Freddie Mercury biopic is the champion of the world (for now)NEW YORK - The Freddie Mercury biopic “Bohemian Rhapsody” and 20th Century Fox are - for now, at least - champions of the world.
“Bohemian Rhapsody,” starring Rami Malek as the late Queen frontman, shrugged off production troubles and mediocre reviews with its debut of $50 million in weekend ticket sales across the United States and Canada, and another $72.5 million internationally, according to studio estimates Sunday. These were well beyond expectations, which had estimated the film’s opening weekend closer to $35-40 million.
Despite this, audiences rushed to theaters to see Malek’s widely praised performance and to hear such foot-stomping anthems as “We are the Champions,” “Another One Bites the Dust,” and the operatic title song. The movie has, at times, an almost concert-like quality.
“It really is a celebration of Queen and their music, and I think we did a really good job of letting people know that that’s what this is,” said Chris Aronson, distribution chief for Fox.
In claiming the top spot at the box office, Fox, which is poised to own Disney, trounced the latter’s latest release. Despite a production budget of $125 million, Walt Disney’s lavish, big-budget “The Nutcracker and the Four Realms” opened with only $20 million.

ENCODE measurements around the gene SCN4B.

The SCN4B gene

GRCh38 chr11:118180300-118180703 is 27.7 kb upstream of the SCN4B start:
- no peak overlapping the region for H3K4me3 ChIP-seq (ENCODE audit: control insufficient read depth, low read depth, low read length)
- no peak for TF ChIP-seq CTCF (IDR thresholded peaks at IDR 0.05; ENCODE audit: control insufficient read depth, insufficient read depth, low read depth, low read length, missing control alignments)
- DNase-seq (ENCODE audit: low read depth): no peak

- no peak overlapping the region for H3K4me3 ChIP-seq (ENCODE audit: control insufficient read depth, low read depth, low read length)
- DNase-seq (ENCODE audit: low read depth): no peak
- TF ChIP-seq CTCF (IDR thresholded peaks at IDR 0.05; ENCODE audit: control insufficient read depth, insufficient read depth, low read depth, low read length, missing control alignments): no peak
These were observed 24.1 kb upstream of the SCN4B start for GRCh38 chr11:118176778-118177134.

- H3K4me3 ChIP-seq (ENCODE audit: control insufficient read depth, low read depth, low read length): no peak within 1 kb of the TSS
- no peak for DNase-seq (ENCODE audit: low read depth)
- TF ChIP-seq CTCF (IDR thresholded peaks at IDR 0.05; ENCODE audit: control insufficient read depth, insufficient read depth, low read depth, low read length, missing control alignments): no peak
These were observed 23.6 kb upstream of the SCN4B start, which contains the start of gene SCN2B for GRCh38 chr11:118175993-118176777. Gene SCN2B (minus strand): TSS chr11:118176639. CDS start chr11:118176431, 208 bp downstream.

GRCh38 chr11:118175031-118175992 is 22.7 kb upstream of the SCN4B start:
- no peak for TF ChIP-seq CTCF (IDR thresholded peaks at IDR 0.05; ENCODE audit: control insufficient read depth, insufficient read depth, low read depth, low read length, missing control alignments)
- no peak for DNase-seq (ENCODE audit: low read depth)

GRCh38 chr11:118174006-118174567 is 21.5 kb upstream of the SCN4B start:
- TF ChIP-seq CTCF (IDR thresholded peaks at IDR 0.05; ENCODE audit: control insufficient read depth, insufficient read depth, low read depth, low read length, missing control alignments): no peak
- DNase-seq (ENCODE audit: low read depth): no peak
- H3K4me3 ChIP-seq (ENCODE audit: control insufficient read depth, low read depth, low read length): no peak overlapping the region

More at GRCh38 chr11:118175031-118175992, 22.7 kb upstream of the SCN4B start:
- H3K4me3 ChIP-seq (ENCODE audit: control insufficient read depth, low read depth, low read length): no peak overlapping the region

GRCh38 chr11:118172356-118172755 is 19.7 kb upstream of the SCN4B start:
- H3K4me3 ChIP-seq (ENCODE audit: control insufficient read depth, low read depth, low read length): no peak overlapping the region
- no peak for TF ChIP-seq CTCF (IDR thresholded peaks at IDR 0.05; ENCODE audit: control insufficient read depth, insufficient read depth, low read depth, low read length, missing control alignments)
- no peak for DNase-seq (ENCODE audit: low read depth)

“We were hoping for a stronger start, but we do think it’s a film that people will find as we head into the holidays,” said Cathleen Taff, head of theatrical distribution for Disney.
Though Disney’s record of success is the envy of Hollywood, “The Nutcracker and the Four Realms” marks the studio’s third misfire this year following “A Wrinkle in Time” and “Solo.”
“Bohemian Rhapsody,” made for $52 million, was largely dismissed by critics as an overly conventional rock biopic (60 percent “fresh” on Rotten Tomatoes). But the film proved more popular with moviegoers, who gave the PG-13 release, produced by Graham King, an A CinemaScore and four and a half stars out of five on Comscore’s PostTrak audience survey.
“Even in the negativity that came out of critics, there was always a ‘but,’ almost universally: ‘But Rami is great,”’ noted Aronson.
Paul Dergarabedian, senior media analyst for Comscore, praised Fox’s rollout of the film as “pitch perfect.” Dergarabedian also cited Malek’s breakout big-screen performance and the sustained interest in all things musical at the box office. Musically focused films have recently been major draws in theaters, from Fox’s own “The Greatest Showman” earlier in the year to Warner Bros.’ Oscar favorite “A Star Is Born,” which collected another $11.1 million in its fifth weekend.
“It seems that audiences can’t get enough of movies that have music baked into their DNA,” Dergarabedian said. “That’s proving to be a very successful formula.”
“Nobody’s Fool,” which paired Haddish with writer-director-producer and box office force Tyler Perry, opened third with a so-so $14 million. While far from disastrous for a movie that cost $19 million to make, the muted performance of “Nobody’s Fool” was likely a result of oversaturation. Two films starring Haddish - “Night School” and “The Oath”- have opened in the past six weeks, with “Night School” still No. 12 at the box office.